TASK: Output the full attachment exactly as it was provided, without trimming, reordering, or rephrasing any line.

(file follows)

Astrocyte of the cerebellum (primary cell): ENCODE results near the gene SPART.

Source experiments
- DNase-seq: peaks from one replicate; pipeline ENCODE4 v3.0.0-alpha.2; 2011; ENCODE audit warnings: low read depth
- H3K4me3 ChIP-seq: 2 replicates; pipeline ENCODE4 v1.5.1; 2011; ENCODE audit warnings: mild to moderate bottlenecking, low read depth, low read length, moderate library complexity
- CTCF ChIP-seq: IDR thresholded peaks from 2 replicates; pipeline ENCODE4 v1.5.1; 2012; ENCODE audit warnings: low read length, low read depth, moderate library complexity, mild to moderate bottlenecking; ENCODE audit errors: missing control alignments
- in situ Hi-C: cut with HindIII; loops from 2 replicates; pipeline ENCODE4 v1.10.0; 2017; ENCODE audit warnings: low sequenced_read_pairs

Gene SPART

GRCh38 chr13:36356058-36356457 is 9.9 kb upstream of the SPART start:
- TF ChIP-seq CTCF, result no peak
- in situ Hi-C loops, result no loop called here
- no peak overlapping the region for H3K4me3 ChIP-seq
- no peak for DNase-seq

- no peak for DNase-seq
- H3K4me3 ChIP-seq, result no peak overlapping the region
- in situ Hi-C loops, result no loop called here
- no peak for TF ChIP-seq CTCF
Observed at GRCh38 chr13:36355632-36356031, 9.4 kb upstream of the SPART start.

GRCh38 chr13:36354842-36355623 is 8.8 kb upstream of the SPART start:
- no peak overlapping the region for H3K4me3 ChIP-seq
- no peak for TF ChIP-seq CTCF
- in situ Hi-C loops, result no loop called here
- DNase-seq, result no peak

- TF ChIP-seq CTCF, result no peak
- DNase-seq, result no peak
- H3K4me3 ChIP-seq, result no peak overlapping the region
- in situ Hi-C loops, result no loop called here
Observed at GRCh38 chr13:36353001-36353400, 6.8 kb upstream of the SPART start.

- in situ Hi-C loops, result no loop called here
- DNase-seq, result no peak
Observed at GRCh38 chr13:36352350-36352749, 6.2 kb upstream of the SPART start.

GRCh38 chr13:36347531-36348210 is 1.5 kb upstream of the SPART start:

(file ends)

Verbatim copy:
Astrocyte of the cerebellum (primary cell): ENCODE results near the gene SPART.

Source experiments
- DNase-seq: peaks from one replicate; pipeline ENCODE4 v3.0.0-alpha.2; 2011; ENCODE audit warnings: low read depth
- H3K4me3 ChIP-seq: 2 replicates; pipeline ENCODE4 v1.5.1; 2011; ENCODE audit warnings: mild to moderate bottlenecking, low read depth, low read length, moderate library complexity
- CTCF ChIP-seq: IDR thresholded peaks from 2 replicates; pipeline ENCODE4 v1.5.1; 2012; ENCODE audit warnings: low read length, low read depth, moderate library complexity, mild to moderate bottlenecking; ENCODE audit errors: missing control alignments
- in situ Hi-C: cut with HindIII; loops from 2 replicates; pipeline ENCODE4 v1.10.0; 2017; ENCODE audit warnings: low sequenced_read_pairs

Gene SPART

GRCh38 chr13:36356058-36356457 is 9.9 kb upstream of the SPART start:
- TF ChIP-seq CTCF, result no peak
- in situ Hi-C loops, result no loop called here
- no peak overlapping the region for H3K4me3 ChIP-seq
- no peak for DNase-seq

- no peak for DNase-seq
- H3K4me3 ChIP-seq, result no peak overlapping the region
- in situ Hi-C loops, result no loop called here
- no peak for TF ChIP-seq CTCF
Observed at GRCh38 chr13:36355632-36356031, 9.4 kb upstream of the SPART start.

GRCh38 chr13:36354842-36355623 is 8.8 kb upstream of the SPART start:
- no peak overlapping the region for H3K4me3 ChIP-seq
- no peak for TF ChIP-seq CTCF
- in situ Hi-C loops, result no loop called here
- DNase-seq, result no peak

- TF ChIP-seq CTCF, result no peak
- DNase-seq, result no peak
- H3K4me3 ChIP-seq, result no peak overlapping the region
- in situ Hi-C loops, result no loop called here
Observed at GRCh38 chr13:36353001-36353400, 6.8 kb upstream of the SPART start.

- in situ Hi-C loops, result no loop called here
- DNase-seq, result no peak
Observed at GRCh38 chr13:36352350-36352749, 6.2 kb upstream of the SPART start.

GRCh38 chr13:36347531-36348210 is 1.5 kb upstream of the SPART start: